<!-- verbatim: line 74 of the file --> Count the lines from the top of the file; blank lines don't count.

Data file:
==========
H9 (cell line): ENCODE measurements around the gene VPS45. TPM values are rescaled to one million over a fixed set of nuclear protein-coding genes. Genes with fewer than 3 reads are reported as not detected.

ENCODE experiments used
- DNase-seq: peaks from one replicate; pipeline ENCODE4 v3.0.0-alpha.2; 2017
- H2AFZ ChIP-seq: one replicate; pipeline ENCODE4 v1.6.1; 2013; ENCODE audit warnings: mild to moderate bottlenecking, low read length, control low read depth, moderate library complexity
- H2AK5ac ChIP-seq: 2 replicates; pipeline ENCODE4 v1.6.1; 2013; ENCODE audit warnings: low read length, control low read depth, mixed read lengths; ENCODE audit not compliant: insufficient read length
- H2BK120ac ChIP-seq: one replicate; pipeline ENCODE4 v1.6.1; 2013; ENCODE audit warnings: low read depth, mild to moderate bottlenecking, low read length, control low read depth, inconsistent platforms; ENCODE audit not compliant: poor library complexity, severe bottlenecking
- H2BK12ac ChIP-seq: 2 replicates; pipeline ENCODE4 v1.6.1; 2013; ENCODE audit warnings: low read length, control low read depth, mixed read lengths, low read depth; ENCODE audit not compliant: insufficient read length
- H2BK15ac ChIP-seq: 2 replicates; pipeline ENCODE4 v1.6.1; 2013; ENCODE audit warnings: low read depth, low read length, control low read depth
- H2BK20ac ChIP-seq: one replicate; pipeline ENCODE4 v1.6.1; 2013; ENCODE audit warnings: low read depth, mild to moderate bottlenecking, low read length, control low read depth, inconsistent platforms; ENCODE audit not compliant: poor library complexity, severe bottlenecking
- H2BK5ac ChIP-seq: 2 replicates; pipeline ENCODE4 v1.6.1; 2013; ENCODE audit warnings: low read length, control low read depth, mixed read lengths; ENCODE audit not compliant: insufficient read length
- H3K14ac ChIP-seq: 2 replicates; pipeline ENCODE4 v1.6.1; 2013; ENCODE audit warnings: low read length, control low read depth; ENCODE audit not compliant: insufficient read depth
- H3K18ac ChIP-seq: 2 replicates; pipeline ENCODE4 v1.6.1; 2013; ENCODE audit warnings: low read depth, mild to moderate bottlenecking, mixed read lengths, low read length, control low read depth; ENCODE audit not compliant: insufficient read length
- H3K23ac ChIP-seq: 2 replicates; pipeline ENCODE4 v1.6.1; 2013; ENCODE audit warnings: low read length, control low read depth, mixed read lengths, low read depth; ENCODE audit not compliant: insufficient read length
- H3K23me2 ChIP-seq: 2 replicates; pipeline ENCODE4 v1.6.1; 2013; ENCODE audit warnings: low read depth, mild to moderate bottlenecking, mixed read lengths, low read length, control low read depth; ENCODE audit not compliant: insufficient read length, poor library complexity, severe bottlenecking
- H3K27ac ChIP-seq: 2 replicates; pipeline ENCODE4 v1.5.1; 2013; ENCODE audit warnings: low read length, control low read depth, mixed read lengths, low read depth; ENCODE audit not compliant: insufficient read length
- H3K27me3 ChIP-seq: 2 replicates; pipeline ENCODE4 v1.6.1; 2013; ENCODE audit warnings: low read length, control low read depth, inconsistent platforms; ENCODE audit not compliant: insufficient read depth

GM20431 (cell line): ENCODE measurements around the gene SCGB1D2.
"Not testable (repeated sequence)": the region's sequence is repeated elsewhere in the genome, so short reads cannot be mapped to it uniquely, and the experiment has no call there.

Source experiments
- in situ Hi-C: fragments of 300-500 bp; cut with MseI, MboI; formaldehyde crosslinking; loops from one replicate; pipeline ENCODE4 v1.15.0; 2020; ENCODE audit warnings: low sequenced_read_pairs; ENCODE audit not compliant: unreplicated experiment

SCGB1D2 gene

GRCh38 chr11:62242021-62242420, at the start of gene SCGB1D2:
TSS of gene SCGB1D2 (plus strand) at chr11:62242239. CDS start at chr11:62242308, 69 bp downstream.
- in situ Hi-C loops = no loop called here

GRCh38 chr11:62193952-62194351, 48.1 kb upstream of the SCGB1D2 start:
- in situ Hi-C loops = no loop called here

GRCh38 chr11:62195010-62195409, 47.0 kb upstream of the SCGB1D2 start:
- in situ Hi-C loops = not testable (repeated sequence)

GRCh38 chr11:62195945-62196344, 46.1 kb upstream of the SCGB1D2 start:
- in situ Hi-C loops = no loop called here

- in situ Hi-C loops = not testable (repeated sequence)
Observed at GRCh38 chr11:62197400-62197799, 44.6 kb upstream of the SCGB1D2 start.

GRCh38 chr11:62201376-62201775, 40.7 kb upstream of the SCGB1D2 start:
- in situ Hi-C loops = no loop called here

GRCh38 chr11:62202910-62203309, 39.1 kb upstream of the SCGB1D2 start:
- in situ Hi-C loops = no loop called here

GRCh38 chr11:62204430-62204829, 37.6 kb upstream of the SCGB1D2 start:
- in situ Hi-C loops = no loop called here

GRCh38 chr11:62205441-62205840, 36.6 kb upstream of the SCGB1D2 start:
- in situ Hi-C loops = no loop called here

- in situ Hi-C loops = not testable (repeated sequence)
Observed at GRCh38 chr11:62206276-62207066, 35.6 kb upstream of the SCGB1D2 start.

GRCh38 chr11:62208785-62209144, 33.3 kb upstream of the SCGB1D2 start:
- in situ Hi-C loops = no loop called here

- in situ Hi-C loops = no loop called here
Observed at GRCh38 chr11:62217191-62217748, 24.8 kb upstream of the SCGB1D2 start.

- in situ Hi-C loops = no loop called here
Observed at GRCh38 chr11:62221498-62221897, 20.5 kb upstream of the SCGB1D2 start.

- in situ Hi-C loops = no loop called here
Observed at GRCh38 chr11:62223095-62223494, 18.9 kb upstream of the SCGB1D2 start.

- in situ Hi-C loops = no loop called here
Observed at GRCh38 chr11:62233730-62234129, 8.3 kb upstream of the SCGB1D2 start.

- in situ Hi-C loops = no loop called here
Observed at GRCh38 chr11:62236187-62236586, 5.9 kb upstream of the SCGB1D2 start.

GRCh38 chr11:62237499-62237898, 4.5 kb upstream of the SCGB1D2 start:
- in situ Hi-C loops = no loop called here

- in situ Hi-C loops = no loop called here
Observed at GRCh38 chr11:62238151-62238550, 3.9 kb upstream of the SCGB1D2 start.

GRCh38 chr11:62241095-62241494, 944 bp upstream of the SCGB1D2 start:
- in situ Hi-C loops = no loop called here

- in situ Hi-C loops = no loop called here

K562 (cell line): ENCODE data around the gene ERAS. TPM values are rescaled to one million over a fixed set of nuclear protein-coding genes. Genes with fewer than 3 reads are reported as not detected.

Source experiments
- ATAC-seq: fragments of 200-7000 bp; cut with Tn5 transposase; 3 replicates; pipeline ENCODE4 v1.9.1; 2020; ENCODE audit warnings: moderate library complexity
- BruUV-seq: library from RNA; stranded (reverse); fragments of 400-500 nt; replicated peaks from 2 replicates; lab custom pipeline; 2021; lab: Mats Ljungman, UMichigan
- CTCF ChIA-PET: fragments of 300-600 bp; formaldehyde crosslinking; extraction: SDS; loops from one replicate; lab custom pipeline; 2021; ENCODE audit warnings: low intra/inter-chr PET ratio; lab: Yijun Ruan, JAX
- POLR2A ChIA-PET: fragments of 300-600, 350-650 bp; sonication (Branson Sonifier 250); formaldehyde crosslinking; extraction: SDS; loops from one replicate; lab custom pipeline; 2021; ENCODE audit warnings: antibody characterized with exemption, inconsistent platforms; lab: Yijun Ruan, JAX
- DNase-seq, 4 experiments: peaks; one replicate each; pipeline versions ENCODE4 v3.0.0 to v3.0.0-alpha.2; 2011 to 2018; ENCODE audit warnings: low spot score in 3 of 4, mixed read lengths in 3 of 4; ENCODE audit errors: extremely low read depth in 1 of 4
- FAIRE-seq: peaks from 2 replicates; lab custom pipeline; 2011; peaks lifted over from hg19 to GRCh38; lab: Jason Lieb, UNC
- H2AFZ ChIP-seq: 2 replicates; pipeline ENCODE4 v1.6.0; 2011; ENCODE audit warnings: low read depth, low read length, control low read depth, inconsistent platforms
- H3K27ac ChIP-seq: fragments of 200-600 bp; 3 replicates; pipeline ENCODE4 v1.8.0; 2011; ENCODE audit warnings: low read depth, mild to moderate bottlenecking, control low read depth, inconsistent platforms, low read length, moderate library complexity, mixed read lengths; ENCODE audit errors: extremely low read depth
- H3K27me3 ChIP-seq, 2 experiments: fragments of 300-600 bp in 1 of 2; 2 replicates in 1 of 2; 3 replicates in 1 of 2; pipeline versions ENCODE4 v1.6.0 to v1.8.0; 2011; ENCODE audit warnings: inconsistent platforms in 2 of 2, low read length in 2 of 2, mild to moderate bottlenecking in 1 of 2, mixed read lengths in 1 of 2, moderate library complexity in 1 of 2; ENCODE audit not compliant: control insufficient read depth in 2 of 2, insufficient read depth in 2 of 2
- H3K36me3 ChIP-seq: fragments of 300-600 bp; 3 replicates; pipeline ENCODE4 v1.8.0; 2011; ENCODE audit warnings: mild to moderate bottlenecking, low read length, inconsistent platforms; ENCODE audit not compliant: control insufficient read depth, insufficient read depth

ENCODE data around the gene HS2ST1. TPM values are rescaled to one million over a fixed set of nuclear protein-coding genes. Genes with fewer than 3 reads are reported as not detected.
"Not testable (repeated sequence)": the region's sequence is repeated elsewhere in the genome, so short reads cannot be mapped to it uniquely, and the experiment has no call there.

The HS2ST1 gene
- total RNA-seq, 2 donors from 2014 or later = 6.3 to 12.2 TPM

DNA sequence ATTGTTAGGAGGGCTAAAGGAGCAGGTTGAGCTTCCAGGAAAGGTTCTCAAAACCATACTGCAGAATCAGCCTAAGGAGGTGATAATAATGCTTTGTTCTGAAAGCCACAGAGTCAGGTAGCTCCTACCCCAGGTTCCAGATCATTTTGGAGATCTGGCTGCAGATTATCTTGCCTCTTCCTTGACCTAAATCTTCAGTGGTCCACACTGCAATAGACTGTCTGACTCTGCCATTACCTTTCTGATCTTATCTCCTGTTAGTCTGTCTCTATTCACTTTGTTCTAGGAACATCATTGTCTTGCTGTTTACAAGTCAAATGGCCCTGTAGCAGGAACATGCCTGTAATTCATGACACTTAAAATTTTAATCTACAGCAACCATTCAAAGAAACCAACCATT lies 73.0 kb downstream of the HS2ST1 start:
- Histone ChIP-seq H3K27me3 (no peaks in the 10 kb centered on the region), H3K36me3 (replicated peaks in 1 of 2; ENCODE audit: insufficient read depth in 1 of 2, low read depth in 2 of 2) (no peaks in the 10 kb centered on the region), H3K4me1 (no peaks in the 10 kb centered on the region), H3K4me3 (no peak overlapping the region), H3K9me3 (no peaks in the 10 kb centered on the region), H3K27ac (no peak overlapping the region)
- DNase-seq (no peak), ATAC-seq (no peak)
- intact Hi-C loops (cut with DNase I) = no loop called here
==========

ENCODE data around the gene HS2ST1. TPM values are rescaled to one million over a fixed set of nuclear protein-coding genes. Genes with fewer than 3 reads are reported as not detected.